University staff step up struggle

UCU pickets at SOAS in central London yesterday morning

MORE WORKERS at 74 universities across the country joined the strike yesterday as students also came out onto the picket lines to support their lecturers and staff.

On the picket line at Kings College on the Strand, UCU rep Chris spoke to News Line. ‘This is the first day of our strike at this particular university,’ he said. ‘It is mainly over the issue of pensions. We are striking for 14 days over four weeks and are out three days this week, four days next week, five the week after, and two the following week.

‘It is just the first day and support is good.’

There were strong picket lines at several entrances to UCL (University College London) yesterday with the main picket at the Quandrangle on Gower Street.

Students turned out with their banner to support the lecturers.

News Line spoke to Sean Wallace, UCU NEC member and branch president of UCL, who said: ‘This is our ninth day of strike because we took action before Christmas.

‘We were not on strike last week because of Reading Week. The strike is getting more serious and more difficult for members because of pay loss.’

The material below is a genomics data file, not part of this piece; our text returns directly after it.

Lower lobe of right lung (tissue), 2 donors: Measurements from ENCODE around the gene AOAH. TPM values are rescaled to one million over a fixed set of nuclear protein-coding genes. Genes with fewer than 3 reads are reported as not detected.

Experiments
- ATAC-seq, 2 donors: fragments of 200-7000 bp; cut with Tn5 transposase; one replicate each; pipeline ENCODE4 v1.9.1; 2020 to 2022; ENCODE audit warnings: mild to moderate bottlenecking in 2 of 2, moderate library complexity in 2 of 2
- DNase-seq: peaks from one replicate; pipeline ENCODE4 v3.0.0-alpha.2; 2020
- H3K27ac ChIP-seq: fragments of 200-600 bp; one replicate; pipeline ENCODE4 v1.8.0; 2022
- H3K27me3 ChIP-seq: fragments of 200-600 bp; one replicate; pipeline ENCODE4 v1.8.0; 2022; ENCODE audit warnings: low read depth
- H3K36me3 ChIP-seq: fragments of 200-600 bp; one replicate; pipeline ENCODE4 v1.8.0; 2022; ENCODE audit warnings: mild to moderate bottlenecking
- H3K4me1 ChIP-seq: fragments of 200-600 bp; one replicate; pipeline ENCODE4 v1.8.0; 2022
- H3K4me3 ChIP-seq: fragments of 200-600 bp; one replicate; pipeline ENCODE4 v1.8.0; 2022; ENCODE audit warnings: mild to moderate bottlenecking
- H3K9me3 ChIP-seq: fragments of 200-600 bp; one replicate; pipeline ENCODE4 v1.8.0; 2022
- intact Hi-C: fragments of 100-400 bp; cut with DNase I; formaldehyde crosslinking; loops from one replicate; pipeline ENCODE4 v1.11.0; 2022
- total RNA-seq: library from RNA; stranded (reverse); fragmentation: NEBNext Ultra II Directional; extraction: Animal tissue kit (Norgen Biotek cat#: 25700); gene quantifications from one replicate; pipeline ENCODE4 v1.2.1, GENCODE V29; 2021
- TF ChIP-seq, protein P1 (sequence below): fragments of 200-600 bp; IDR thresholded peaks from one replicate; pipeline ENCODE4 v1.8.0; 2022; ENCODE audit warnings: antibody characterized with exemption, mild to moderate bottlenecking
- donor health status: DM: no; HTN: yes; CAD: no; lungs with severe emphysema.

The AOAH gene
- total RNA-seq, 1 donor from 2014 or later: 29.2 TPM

At the Mallet Street site, there were pickets at the entrances to Birkbeck College and SOAS (School of Oriental and African Studies).

At SOAS, UCU and Unison formed a joint picket line, with students and their banners supporting them. A number of ‘Teach-Ins’ on radical subjects were held during the day.

There were also busy pickets out again at Queen Mary’s College in Mile End.

Henry Del, temporary lecturer, said: ‘The rate of casualisation in the universities is appalling. In QMC 75% of teaching and admin staff are not on permanent contracts. Many junior staff are Teaching Associates and only paid for a few hours.

‘When I was working in Edinburgh, we got paid for three hours of class preparation and for giving three seminars to groups of students after a lecture.

‘So I got paid for six hours work, but in fact the preparation took much longer than that. It was £17 an hour and I would end up with around a £100.’

Katie, a teaching associate said that she was doing her PhD and was on a zero hour contract, not a fixed term contract.

She said: ‘We are allotted a very small amount of time to do a lot of work. We have to mark essays very quickly, otherwise we end up doing hours of unpaid work. And we do seminars. But we are also post graduate students trying to get our own studies done. We are teachers and students.’